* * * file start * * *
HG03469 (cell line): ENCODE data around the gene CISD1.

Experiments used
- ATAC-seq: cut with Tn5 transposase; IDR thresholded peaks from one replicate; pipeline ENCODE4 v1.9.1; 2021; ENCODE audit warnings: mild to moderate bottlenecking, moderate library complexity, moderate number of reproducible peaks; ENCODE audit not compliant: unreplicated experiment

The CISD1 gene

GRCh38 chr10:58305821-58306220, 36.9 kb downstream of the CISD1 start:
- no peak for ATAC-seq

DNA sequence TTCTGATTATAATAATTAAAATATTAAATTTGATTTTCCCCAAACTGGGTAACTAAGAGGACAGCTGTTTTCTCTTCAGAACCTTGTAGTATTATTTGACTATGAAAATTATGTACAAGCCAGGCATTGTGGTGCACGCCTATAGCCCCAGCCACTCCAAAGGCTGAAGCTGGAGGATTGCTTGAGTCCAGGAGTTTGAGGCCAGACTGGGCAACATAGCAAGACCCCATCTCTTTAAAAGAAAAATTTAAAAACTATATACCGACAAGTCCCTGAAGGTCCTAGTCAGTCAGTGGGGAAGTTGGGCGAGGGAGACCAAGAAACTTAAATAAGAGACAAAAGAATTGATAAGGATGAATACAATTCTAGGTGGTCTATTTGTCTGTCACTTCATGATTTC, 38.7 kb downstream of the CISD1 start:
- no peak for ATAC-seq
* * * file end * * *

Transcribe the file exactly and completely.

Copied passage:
HG03469 (cell line): ENCODE data around the gene CISD1.

Experiments used
- ATAC-seq: cut with Tn5 transposase; IDR thresholded peaks from one replicate; pipeline ENCODE4 v1.9.1; 2021; ENCODE audit warnings: mild to moderate bottlenecking, moderate library complexity, moderate number of reproducible peaks; ENCODE audit not compliant: unreplicated experiment

The CISD1 gene

GRCh38 chr10:58305821-58306220, 36.9 kb downstream of the CISD1 start:
- no peak for ATAC-seq

DNA sequence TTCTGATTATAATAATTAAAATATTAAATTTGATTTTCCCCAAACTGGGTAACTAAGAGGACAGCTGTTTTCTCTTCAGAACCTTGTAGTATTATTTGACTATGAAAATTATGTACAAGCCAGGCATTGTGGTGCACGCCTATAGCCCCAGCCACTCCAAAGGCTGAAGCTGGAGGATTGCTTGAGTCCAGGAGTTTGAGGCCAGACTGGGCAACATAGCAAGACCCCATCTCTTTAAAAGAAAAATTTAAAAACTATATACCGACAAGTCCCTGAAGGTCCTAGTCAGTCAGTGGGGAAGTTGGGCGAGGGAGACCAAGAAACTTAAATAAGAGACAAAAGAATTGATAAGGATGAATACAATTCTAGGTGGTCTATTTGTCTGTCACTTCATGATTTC, 38.7 kb downstream of the CISD1 start:
- no peak for ATAC-seq